If Asked Would You Like A Drink In America, Just Say “Yes”!

Today we are going to explore a little cultural nuance between Ireland and America.  When visiting someone’s home in America, if offered a drink, always answer “yes” straight away.  The offer is made at the start of the visit, with no extended repetitions until you finally accept.

The opposite is true in Ireland.  If offered a cup of tea, initially it is important to decline.  The host or hostess will chat a little, then make their tea offer again.  It is at this point the offer should be accepted.

This infamous to and fro over a cup of tea was wonderfully satirized by Mrs. Doyle in the Irish comedy series, Father Ted.  Her endless offers of tea were hilarious, as was her signature line –

“Ah go on! Go on! Go on!

You’ll have a cup of tea.”


When I first came to America I had no idea I needed to say “yes” on the first offer.   One day my Irish friend and I visited a co-worker’s home in Elmira, New York.  When we first arrived we were immediately offered something to drink. Being two good Irish girls we declined, in unison.

After about twenty minutes with no further offer of tea or a drink forthcoming, we realized we had missed the boat on that drink.  There was definitely no second offer on the way.  We experienced this lack of recurrent drink offers on a few more occasions before we finally found the courage to say “yes” straight away. 

Americans are very straight forward.  No means “no”, and yes means “yes”.  No feigned hesitancy required for the sake of politeness.

However, I must make a confession.  To this day, even after twenty-something years living in America, I still stutter when I first accept a drink in an American friend’s house.  I still feel rude by being so direct, despite acceptance being proper etiquette here.  My Irish conscience still urges me to decline politely.


I suppose my problem is, that I’m just a girl who can’t say “yes”.


Slán agus beannacht leat!

(Goodbye and blessings)

Irish American Mom


  1. Lovely that you shared this and I shall forever offer much more than once from this day forward. Thank you. :)

    • Lorrie – I have experienced many more little cultural differences between Ireland and America that I will share over time. This may seem like a minor thing, but when socializing it is important to know the accepted customs in a country. I probably drive my American guests crazy when I keep offering a drink. I find it hard to accept no for an answer.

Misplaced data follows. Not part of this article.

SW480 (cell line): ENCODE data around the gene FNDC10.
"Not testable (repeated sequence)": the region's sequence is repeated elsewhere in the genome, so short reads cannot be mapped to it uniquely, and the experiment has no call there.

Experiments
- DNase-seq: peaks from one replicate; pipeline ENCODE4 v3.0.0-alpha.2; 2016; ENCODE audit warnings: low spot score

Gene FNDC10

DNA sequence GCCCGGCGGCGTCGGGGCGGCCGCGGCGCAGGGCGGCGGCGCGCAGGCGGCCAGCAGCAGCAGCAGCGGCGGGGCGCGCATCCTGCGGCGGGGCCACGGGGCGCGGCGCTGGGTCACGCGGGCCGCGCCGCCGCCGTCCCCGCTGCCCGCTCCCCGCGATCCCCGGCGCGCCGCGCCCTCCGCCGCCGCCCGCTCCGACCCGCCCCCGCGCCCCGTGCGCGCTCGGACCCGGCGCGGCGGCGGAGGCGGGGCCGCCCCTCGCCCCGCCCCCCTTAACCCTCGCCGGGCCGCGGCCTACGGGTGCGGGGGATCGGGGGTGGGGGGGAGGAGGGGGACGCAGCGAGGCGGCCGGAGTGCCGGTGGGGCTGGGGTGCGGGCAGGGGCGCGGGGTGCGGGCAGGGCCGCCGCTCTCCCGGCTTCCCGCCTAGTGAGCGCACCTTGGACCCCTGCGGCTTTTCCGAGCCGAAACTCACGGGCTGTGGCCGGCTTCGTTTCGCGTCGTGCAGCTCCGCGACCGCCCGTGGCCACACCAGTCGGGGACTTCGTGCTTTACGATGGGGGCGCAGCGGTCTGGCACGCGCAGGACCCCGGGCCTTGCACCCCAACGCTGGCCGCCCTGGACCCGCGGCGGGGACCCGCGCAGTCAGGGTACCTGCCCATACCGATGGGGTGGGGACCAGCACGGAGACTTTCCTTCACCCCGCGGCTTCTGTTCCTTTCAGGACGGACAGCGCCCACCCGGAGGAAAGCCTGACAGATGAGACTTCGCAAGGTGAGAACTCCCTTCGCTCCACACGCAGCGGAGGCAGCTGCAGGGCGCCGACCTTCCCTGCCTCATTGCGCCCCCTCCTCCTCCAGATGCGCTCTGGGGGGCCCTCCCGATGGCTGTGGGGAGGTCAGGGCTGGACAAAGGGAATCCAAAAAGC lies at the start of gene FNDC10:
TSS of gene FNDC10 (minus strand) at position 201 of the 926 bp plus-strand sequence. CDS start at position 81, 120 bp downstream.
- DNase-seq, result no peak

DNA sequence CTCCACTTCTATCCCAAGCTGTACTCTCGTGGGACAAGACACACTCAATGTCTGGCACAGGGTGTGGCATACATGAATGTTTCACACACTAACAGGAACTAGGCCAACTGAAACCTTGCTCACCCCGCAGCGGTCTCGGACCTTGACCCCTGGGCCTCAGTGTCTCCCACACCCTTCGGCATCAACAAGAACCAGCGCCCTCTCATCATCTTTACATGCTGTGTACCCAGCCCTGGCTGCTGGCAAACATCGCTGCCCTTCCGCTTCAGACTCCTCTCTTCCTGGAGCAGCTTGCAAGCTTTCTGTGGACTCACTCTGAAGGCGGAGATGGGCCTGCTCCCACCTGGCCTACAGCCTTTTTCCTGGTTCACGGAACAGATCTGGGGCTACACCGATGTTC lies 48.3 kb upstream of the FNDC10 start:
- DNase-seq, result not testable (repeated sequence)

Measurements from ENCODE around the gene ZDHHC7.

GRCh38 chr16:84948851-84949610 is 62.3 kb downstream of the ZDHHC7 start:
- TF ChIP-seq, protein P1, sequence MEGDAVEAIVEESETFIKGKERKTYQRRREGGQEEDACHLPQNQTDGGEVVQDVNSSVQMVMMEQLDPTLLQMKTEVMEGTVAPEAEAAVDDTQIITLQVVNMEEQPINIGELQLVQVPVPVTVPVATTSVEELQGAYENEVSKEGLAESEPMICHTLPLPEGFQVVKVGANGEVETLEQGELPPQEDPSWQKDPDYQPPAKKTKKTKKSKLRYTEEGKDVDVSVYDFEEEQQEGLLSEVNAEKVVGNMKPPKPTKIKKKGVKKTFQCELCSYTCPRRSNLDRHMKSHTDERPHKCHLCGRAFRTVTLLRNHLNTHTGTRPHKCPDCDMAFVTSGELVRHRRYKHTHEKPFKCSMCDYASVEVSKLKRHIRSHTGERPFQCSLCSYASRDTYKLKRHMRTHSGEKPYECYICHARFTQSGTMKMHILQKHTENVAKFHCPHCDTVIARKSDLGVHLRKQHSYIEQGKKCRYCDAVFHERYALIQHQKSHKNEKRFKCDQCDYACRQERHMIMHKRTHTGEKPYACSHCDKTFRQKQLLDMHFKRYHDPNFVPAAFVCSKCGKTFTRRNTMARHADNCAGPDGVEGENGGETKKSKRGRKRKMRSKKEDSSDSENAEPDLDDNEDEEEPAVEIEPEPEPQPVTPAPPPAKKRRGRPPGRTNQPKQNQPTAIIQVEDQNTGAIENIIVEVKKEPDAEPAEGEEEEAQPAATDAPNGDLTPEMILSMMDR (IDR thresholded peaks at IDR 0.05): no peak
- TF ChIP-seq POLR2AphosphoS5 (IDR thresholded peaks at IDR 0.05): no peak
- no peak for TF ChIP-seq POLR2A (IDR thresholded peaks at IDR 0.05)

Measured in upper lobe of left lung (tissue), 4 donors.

All the best,

  2. Cat McCormick says:

    I left the message the other day, my mam is the one from Galway, sick now with the cancer. Arrah sure when we went on the visits to family homes they would offer us a drink as kids. We always were taught to say no. Then a short while after we’d always get the tea. Now I’m grown and things are different here as they always were, but growing up with mam it didn’t matter we were in America, we were taught differently as American’s. We were taught as she was in Ireland. This is so funny, and brings back many memories of growing up with an Irish American Mom. You are so awesome!

    • Cat – So glad you stopped by again. It is lovely to hear you confirm my stories and how widespread these Irish cultural traits and quirks are. Like me, your mom brought these little Irish ways of life with her to America. I hope she is feeling comfortable and not in pain. I’ll say a prayer for her.
      Best wishes,

  3. Just found your blog, very nice! :)

    In Italy we are the same, at the first we say “no”, even if we would say “yes”.


    • Irma – Thanks for letting us know that Italians also decline the first offer of a drink, before finally saying yes. It may be a European thing. Glad you found my blog – stop by whenever you get a chance. I try to add a new story or recipe two or three times each week.
      All the best,

  4. It is so fun reading about these different ways. So if an American is offered a drink in Ireland and right away says “Sure!” what do others think? After reading this I’m asking myself about what I do when offering a drink and what are my thoughts if declined. I love a different perspective, thank you!